Pet Health, Pet Recipes, Pets and Family

Can I Share an Ice Cream Treat With My Dog? Summer treats ideas for dogs

homemade ice cream

If you are wondering if your dog can eat ice cream this summer read on for some quick tips on how to do so safely and with a dogs needs in mind so that it is the most enjoyable experience possible.

My parents routinely drove through the McDonalds drive through and ordered ice cream cones for each of their Great Danes but although enjoyable this may not be the healthiest option for dogs to cool off.  Dogs love a cool treat but depending on the ice cream you select there are some things you may want to avoid.

Ice Cream Ingredients That Dogs Should Avoid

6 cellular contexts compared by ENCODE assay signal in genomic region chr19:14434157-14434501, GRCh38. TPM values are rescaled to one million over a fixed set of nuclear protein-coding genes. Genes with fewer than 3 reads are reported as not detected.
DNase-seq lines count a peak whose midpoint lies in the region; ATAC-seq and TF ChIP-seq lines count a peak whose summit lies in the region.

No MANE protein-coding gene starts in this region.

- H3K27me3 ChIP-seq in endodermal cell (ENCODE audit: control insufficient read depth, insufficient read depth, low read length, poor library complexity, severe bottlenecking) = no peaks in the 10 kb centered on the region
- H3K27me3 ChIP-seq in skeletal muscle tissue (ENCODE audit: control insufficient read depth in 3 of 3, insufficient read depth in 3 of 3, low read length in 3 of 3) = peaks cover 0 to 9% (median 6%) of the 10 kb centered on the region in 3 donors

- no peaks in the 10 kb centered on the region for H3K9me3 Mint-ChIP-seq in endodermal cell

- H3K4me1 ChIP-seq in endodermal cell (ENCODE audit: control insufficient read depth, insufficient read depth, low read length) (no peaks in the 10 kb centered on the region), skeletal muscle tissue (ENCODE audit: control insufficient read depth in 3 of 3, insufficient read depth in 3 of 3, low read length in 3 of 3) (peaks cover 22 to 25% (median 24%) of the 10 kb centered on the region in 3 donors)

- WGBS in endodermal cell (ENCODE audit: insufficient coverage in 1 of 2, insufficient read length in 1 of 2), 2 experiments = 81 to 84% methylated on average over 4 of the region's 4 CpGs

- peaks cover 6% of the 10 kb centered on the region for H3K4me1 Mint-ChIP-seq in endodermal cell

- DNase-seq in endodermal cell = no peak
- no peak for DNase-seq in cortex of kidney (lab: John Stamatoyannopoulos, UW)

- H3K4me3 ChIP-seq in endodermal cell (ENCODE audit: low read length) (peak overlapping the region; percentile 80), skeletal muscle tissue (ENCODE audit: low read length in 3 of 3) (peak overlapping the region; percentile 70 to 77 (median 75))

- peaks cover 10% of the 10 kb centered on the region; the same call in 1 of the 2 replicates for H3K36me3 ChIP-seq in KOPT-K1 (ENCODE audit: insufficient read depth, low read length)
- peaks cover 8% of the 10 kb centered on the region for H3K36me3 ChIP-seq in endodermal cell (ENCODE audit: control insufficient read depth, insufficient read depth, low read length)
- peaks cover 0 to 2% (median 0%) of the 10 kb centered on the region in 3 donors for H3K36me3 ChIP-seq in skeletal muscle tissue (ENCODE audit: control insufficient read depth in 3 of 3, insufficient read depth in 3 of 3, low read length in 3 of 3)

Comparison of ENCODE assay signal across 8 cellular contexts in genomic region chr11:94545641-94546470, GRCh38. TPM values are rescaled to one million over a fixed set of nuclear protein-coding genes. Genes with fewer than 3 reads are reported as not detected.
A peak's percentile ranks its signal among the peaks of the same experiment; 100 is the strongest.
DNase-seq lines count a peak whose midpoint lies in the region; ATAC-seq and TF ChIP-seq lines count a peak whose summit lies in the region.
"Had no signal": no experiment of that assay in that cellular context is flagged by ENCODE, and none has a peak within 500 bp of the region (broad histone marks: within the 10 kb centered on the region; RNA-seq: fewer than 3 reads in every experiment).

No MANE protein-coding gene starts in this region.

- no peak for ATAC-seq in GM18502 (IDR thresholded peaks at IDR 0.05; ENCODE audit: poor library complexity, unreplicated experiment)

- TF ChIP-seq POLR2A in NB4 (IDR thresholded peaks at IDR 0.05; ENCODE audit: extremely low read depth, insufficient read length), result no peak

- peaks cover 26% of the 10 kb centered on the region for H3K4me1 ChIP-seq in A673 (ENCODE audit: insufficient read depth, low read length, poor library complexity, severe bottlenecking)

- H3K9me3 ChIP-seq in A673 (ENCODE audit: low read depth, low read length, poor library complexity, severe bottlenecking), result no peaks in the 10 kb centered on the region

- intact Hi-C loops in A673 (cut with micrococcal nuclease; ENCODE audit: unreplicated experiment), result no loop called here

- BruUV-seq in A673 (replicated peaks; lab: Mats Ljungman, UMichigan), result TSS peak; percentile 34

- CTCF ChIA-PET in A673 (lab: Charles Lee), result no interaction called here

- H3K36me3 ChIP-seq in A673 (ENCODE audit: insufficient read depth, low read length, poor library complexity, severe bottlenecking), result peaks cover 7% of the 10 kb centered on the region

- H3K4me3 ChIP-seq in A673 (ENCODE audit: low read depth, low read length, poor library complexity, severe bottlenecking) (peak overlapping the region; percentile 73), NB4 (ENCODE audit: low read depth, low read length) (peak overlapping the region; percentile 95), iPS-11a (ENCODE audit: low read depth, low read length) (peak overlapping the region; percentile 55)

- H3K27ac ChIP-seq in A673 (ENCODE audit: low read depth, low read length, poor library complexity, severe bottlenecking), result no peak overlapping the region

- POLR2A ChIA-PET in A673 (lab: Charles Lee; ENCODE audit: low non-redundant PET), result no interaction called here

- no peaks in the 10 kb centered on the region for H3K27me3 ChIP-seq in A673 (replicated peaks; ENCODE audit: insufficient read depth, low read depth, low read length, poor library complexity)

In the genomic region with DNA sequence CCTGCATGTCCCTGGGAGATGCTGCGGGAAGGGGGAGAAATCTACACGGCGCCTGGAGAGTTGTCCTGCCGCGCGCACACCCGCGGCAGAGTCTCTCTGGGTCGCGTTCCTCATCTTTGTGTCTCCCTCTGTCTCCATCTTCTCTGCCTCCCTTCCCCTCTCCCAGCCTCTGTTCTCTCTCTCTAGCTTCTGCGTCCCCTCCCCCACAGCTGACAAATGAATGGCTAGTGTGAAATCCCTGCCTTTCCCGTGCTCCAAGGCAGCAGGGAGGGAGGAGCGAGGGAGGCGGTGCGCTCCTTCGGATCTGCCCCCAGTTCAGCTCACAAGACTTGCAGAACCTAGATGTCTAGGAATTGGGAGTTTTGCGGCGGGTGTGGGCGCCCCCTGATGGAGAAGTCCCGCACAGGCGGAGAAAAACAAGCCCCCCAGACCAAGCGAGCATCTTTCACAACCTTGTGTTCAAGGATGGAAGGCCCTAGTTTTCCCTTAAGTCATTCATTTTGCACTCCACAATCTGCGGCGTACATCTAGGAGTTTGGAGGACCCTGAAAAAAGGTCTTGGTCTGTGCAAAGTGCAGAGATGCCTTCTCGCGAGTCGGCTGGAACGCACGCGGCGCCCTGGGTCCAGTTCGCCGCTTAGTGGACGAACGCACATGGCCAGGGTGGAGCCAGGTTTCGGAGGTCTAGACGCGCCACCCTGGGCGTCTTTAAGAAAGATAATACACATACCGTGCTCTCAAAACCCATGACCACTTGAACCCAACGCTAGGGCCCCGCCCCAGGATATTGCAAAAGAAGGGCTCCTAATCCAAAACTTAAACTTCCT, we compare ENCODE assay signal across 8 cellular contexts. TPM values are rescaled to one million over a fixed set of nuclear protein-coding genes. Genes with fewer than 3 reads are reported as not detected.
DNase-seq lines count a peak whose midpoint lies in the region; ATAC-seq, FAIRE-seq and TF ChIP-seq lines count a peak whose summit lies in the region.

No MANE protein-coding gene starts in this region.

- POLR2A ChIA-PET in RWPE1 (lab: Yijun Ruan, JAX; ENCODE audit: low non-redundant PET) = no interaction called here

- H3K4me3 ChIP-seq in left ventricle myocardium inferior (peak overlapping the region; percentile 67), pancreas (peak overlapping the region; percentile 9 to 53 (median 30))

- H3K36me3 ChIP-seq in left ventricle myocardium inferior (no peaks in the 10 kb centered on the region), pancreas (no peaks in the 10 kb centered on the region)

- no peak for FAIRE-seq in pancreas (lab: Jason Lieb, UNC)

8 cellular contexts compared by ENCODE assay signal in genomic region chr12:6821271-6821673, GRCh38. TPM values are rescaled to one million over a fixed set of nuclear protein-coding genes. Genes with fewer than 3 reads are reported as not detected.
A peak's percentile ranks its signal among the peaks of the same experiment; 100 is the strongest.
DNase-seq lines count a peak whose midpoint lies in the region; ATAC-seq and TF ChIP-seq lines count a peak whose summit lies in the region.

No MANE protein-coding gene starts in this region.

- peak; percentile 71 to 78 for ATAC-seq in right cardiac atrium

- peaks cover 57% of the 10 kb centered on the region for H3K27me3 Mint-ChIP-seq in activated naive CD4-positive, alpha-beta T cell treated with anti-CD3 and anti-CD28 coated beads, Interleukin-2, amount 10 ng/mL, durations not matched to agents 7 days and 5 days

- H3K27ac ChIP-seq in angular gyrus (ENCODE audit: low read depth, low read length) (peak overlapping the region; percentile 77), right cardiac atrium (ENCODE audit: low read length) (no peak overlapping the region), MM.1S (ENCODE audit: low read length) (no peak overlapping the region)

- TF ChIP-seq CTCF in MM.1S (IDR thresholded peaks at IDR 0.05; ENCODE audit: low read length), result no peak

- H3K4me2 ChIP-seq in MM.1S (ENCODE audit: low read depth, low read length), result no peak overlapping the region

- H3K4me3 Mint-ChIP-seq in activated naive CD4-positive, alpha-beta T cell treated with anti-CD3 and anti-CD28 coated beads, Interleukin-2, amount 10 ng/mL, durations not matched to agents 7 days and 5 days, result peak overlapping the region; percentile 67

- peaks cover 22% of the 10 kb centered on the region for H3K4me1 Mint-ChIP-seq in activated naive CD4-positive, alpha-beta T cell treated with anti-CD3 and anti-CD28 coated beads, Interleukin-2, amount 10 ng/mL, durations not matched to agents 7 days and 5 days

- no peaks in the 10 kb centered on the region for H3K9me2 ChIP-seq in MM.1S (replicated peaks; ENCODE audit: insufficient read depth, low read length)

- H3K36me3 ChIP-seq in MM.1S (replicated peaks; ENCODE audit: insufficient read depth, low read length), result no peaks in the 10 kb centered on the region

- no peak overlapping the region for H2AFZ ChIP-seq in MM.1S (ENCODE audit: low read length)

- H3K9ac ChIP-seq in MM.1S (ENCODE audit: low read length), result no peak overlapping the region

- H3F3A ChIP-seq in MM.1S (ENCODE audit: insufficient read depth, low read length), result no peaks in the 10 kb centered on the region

Ice cream if made and prepared in a certain way may be okay for your pet but since most ice cream contains some of these ingredients, if not all, dog lovers should avoid giving ice cream to their dogs unless in small amounts or for the occasional treat on a hot day and instead swap out with some other alternatives that we suggest below.

 

sharing ice cream with dog

It may be tempting to share your ice cream cone with your dog but dog may have issues with the ingredients

1) Lactose.

Ice Cream is a dairy product and therefore contains lactose. Many dogs, like people, are lactose intolerant. The Dog Food Advisor, the online authority for dog food, reports that dogs can’t produce their own digestive enzymes lactase.

Lactase is what allows people and dogs to digest lactose in dairy products. Without this critical enzyme, a dog’s stomach cannot digest dairy products. It’s this inability to produce lactase that causes the infamous digestive condition known as lactose intolerance.

Given that ice cream is one of the highest lactose containing dairy products if you want to avoid any digestive issues in your dog you should avoid high lactose ice cream.